Tagline: Evil Has a New Enemy.
When I think of off-the-wall horror/comedy films, rarely do the French spring to mind. But that’s exactly where this guilty pleasure of a movie originates from. Featuring an international cast, Bloody Mallory aims for cult status with an eclectic blend of martial arts, manga attitude, and lots of girls in brightly-colored wigs.
At the dawn of the third millennium, a group of Anti-Paranormal Commandos is led by Mallory (Olivia Bonamy), a beautiful monster hunter with hot red hair and an equally hot pink hearse. Rounding out her group is Vena Cava (Jeffrey Ribier), a towering transvestite who also happens to be an explosives specialist, and Talking Tina (Thylda Bares), a blue-haired pre-teen who’s mute, telepathic, and has a 360 IQ. When Pope Hieronymus I (Laurent Spielvogel) is kidnapped, Mallory and her gang must team up with a Vatican bodyguard, Father Carras (Adria Collado), to battle ghouls, fallen angels, succubi, and a vampire of the French aristocracy named Lady Valentine (Valentina Vargas). If they succeed, the world is saved. But if they fail, an ancient prophecy will be fulfilled and mankind will disappear from the earth forever. Sound funky? Well, that’s because it is.
While I’ll certainly give screenwriters Stephane Kazandjian and Julien Magnat (who also directed) credit for originality of plot, much of the script is flat, uneven, and fails to elevate the film beyond simple low-budget fare. There are times that Mallory looks and sounds like a really well-made *** o (without the sex, of course), but it’s still hard to hate a movie which includes lines like The Popemobile is waiting downstairs or Vena Cava and Talking Tina, stay with the Pope. It’s so absurd that it has a certain charm all its own. What a shame that so many of the interesting ideas are never full realized.
The look of the film, although obviously low-budget, is still one of its strongest points, and the manga influence is obvious throughout. Right from the beginning, we’re treated to two very nice shots. The first is Mallory chasing down her demonic husband (Julien Boisselier) with an axe (seems she unknowingly married a demon and he wanted to sacrifice her on their wedding night), and the second is a beautifully rendered shot of the Paris skyline with gargoyles prominently displayed in the foreground. These two moments really set the tone early and give viewers a taste of things to come.
The costuming is top-notch, with each outfit adding to the wearer’s personality and attitude. There’s also the fact that none of the main characters go with their natural hair color. From bright red to neon blue, we can once again see the heavy influence of Japanese animation on the look and feel of the film. One can’t help but wonder if the director would have cast actors with unusually large eyes if they had been available.
But while the trippy mish-mash of styles and colors may work in the visual department, it proves to be an impediment in other areas. Just when you think the movie is going to get all dark and heavy-handed, something completely absurd happens. Then, when you start digging the comedic aspect of Mallory, it throws you another curve ball and changes tone again. Director Julien Magnat described his film as a gothic comedy. I prefer to call it a mess. The lack of a consistent tone hurts the picture in the long run, never allowing the audience to settle into a comfortable rhythm. While it still has its moments, I only wish that they would have picked a genre and stuck with it. I guess they were trying to do what Buffy the Vampire Slayer or From Dusk Till Dawn did. Unfortunately, viewers of Mallory will quickly realize that those films did it far better.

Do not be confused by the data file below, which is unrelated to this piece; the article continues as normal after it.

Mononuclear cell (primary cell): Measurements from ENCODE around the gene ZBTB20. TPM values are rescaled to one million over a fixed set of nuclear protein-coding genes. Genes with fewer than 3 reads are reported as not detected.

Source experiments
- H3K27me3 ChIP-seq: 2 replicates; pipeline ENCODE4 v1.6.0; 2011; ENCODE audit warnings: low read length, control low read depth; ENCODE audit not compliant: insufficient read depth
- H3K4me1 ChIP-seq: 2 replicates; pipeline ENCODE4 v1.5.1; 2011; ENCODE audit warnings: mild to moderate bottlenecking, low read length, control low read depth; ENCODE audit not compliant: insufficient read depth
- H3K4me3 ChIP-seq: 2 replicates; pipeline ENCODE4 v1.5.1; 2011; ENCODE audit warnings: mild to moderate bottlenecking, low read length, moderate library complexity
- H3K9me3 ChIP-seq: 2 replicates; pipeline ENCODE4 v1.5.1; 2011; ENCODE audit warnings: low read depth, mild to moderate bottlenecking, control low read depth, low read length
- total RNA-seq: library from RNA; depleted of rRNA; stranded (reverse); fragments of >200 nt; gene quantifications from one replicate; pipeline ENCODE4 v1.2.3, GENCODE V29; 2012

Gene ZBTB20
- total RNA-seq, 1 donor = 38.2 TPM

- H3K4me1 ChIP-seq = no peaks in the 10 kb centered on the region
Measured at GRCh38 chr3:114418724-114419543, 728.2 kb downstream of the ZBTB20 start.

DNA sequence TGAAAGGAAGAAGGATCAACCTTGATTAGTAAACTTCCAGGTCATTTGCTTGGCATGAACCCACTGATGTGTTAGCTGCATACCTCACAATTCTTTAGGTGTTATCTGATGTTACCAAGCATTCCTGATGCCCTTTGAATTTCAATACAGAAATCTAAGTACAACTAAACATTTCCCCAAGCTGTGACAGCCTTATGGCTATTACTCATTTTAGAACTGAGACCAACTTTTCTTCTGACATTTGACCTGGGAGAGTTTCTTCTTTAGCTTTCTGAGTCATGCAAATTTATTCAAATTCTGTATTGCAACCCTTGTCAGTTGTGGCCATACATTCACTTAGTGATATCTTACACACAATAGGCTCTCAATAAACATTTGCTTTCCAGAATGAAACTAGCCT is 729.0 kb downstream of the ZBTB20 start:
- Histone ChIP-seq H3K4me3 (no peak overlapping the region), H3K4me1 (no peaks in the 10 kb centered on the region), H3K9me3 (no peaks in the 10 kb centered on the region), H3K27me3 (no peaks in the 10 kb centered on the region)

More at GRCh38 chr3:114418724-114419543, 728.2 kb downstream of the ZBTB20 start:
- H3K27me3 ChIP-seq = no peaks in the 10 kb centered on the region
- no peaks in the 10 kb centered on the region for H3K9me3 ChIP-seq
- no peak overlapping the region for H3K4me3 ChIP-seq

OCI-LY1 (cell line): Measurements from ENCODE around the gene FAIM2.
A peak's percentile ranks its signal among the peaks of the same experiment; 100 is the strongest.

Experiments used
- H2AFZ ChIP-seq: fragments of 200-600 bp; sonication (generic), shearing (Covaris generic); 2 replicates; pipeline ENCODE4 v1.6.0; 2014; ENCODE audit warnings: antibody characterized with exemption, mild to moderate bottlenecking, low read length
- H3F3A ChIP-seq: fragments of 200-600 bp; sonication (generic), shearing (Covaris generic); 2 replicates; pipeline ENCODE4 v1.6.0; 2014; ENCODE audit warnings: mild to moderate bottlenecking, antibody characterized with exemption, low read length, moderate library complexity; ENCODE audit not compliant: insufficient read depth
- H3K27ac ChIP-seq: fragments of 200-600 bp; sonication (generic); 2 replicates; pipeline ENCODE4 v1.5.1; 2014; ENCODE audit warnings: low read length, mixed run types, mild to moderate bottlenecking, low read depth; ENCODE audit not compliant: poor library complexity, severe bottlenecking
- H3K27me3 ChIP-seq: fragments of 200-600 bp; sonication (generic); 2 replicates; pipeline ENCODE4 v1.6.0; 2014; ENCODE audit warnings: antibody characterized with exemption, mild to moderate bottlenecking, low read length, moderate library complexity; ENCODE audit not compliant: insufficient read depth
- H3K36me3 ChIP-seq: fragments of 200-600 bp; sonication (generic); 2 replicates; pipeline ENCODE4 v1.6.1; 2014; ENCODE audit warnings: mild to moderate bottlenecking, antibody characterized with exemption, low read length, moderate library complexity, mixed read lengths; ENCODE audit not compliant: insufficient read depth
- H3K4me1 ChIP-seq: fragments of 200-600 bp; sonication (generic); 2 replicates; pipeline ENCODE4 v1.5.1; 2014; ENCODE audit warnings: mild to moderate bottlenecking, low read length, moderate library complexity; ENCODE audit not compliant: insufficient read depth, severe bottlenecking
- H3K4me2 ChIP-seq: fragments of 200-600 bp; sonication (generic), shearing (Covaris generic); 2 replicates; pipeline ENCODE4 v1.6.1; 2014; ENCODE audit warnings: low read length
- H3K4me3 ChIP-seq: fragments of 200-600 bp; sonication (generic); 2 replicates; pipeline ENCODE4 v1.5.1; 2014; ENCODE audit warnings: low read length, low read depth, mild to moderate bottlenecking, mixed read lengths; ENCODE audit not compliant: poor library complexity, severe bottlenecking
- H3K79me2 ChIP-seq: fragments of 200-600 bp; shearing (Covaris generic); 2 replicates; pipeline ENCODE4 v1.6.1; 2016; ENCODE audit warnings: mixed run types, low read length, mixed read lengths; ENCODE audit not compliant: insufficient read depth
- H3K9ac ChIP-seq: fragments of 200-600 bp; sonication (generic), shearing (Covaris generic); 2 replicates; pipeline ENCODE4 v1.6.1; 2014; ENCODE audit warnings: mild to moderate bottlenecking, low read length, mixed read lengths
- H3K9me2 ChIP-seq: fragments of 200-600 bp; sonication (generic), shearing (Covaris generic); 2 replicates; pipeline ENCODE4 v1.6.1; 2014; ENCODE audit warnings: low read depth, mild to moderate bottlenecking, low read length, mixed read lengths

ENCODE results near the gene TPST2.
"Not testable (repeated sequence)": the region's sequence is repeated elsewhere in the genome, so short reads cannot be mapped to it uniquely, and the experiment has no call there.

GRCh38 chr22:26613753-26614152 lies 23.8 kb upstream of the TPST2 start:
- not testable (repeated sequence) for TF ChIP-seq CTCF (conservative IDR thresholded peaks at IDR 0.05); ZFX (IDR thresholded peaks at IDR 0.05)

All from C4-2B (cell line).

One notable exception is the relationship between Mallory and her dead husband, which is played out over the course of the film. Even though she chopped him up with an axe and consigned his soul to limbo, Mallory continues to contact him via ritual for critical information. These scenes are nicely done, and the audience can tell that this couple still grudgingly cares for one another, despite their history of violence and betrayal. This culminates when Mallory is near death and her ex-husband holds the key to her salvation.
The action sequences are about what you’d expect from a low-budget film, although there are some respectable special effects and computer animation. But the action is usually brief, and there’s not as much of it as one might hope. And if you’re looking for a lot of gore, look elsewhere. With the exception of a few interesting moments (exploding nuns), the blood and guts are kept to a minimum.
The cast does an adequate job considering the level of film they’re in, although most seem doomed to toil in B-movies for the duration of their careers. The standout is the film’s star, Olivia Bonamy. Clad in red leather and sporting a variety of weapons, Bonamy is able to look action-ready while still maintaining a ton of sex appeal. She also does a respectable job in the action sequences (unlike, say, Kristy Swanson in Buffy) and seems to be having a campy good time. It’s hard to gauge how much acting talent she actually has, as the film simply doesn’t require that much from its lead. But she does have a strong screen presence and knockout looks, so she’s already ahead of the game.
Overall, Mallory will most likely be a disappointment for those looking for high art or a top-flight genre film. But if you’ve lowered your expectations and simply want a few laughs and something to watch while you eat a bag of popcorn, then this may be the movie for you.
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